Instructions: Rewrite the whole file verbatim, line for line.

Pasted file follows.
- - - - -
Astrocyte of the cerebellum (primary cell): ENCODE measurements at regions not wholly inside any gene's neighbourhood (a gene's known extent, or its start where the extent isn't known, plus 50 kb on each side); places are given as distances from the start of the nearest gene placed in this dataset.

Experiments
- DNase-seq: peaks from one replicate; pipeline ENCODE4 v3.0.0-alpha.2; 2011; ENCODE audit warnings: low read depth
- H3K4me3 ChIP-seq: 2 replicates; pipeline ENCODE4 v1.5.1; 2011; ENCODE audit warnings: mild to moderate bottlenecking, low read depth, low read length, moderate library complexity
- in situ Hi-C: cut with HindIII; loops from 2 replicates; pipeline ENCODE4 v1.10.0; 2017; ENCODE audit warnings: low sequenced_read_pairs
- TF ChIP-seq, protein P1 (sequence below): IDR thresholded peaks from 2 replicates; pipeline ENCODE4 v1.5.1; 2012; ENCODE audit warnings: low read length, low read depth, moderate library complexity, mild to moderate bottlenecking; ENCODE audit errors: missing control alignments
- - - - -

Astrocyte of the cerebellum (primary cell): ENCODE measurements at regions not wholly inside any gene's neighbourhood (a gene's known extent, or its start where the extent isn't known, plus 50 kb on each side); places are given as distances from the start of the nearest gene placed in this dataset.

Experiments
- DNase-seq: peaks from one replicate; pipeline ENCODE4 v3.0.0-alpha.2; 2011; ENCODE audit warnings: low read depth
- H3K4me3 ChIP-seq: 2 replicates; pipeline ENCODE4 v1.5.1; 2011; ENCODE audit warnings: mild to moderate bottlenecking, low read depth, low read length, moderate library complexity
- in situ Hi-C: cut with HindIII; loops from 2 replicates; pipeline ENCODE4 v1.10.0; 2017; ENCODE audit warnings: low sequenced_read_pairs
- TF ChIP-seq, protein P1 (sequence below): IDR thresholded peaks from 2 replicates; pipeline ENCODE4 v1.5.1; 2012; ENCODE audit warnings: low read length, low read depth, moderate library complexity, mild to moderate bottlenecking; ENCODE audit errors: missing control alignments